Free trade is rarely ‘free’, and the latest iteration could have profound affects on a nation that produces most of the world’s cheap, life-saving drugs, writes Megan Giles.
When Turing Pharmaceuticals acquired the US rights to the life-saving drug Daraprim, and subsequently hiked up the price by 5,000 per cent, the tsunami of online opprobrium was swift.
The former CEO and face of Big Pharma douchery, Martin Shkreli was excruciatingly smug and unapologetic.
He had a duty to his shareholders, he stated, and the “ugly, dirty truth” was that his actions were perfectly legal.
Those actions had given publicity to a long-standing debate, in the US and elsewhere, about access to affordable medicines and intellectual property rights (IPR), at a time when negotiations for Free Trade Agreements (FTAs) are seemingly weaving a web to cover the whole globe.
They also highlight, in a broader sense, the blatant absence of any moral dimensions to the World Trade Organisation (WTO), its primary purpose of which is to ensure that “trade flows as smoothly, predictably, and as freely as possible”.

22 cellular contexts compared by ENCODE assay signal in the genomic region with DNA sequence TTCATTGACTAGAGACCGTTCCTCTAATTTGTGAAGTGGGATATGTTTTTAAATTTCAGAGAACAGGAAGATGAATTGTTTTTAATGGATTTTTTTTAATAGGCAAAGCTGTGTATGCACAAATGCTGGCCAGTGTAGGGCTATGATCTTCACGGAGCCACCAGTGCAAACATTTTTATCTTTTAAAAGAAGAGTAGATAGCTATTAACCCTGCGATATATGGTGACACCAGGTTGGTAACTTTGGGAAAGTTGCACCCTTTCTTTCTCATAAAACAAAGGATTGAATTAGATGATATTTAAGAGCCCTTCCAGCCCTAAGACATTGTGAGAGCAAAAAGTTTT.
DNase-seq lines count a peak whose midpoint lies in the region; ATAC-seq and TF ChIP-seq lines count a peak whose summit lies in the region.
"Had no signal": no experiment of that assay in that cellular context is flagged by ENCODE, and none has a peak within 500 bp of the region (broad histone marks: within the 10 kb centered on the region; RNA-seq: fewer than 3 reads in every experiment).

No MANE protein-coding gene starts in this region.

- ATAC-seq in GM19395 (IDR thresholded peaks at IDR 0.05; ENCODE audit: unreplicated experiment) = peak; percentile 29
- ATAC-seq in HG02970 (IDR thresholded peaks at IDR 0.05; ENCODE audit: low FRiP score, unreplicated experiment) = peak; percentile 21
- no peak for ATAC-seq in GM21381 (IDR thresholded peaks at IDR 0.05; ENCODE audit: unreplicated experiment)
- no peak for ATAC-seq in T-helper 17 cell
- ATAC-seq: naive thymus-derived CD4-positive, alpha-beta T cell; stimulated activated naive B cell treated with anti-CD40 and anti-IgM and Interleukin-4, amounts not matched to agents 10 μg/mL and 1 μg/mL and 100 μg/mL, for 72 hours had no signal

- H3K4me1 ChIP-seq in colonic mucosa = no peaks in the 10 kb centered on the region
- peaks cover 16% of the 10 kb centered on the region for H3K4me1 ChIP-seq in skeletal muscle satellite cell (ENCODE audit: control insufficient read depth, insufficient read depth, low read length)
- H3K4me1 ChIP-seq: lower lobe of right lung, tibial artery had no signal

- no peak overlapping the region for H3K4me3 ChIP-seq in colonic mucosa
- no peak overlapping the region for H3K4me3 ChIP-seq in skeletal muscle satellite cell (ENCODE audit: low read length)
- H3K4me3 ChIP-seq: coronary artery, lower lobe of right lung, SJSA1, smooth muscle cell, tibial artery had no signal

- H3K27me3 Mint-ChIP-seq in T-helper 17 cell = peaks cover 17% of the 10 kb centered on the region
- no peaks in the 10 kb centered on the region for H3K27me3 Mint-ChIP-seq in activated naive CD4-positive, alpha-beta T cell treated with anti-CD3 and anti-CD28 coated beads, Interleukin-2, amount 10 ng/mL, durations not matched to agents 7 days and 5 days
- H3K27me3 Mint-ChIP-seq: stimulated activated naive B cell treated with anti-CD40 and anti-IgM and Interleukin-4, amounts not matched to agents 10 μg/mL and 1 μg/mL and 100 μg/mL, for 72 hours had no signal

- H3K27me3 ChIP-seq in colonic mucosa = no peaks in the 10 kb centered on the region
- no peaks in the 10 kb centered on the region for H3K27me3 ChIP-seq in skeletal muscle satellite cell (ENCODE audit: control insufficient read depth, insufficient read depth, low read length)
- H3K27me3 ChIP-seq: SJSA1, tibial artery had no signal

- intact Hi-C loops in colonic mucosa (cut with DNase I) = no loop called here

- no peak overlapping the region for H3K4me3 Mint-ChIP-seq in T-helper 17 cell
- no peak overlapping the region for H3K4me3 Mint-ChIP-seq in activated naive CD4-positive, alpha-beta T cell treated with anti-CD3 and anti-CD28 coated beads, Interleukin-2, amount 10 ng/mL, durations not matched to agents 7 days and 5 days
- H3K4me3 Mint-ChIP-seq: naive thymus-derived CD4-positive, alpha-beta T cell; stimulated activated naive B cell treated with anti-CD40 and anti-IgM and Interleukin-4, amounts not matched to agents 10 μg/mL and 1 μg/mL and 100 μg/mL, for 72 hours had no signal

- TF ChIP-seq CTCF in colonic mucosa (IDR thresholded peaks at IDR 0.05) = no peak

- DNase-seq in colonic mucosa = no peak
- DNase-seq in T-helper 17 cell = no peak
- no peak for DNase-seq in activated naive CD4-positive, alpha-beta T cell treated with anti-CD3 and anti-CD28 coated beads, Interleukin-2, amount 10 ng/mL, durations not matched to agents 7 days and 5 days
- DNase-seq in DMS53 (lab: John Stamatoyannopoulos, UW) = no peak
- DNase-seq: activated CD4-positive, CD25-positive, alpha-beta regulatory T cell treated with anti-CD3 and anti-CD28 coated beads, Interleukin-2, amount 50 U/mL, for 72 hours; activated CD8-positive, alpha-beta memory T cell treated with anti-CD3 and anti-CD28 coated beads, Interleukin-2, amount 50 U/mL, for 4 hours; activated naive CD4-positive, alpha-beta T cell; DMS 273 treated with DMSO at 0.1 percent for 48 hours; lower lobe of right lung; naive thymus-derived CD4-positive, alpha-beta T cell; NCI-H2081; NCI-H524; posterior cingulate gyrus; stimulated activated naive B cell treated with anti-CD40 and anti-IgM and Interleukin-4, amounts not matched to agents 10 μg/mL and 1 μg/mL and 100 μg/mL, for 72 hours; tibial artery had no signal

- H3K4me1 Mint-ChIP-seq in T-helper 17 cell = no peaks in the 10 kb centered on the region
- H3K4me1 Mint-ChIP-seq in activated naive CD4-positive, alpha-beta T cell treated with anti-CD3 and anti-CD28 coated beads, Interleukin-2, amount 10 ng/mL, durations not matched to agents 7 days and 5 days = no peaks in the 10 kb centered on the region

Today, of course, there is a growing consensus that ‘free trade’ – the truly unimpeded flow of trade – is a myth, and a convenient and attractive phrase that is often used to justify competition between two unequal competitors.
Countries of North America, Western Europe and the Asian ‘miracle economies’, for example, all relied on careful combinations of tariffs, subsidies and other so-called ‘trade barriers’ to shield their domestic industries during their own development, however this luxury is rarely afforded to today’s underdeveloped countries.
There is no industry that so exemplifies the determination of life and death by corporate greed as pharmaceuticals.
This week, Indian Prime Minister Narendra Modi visited Brussels for the 13th EU-India Summit, in which negotiations for the pending EU-India FTA entered its ninth year and counting.
India has long been known as the ‘pharmacy of the developing world’, and international aid agencies have expressed concerns that provisions in the trade deal could restrict access to affordable medicines for millions of people.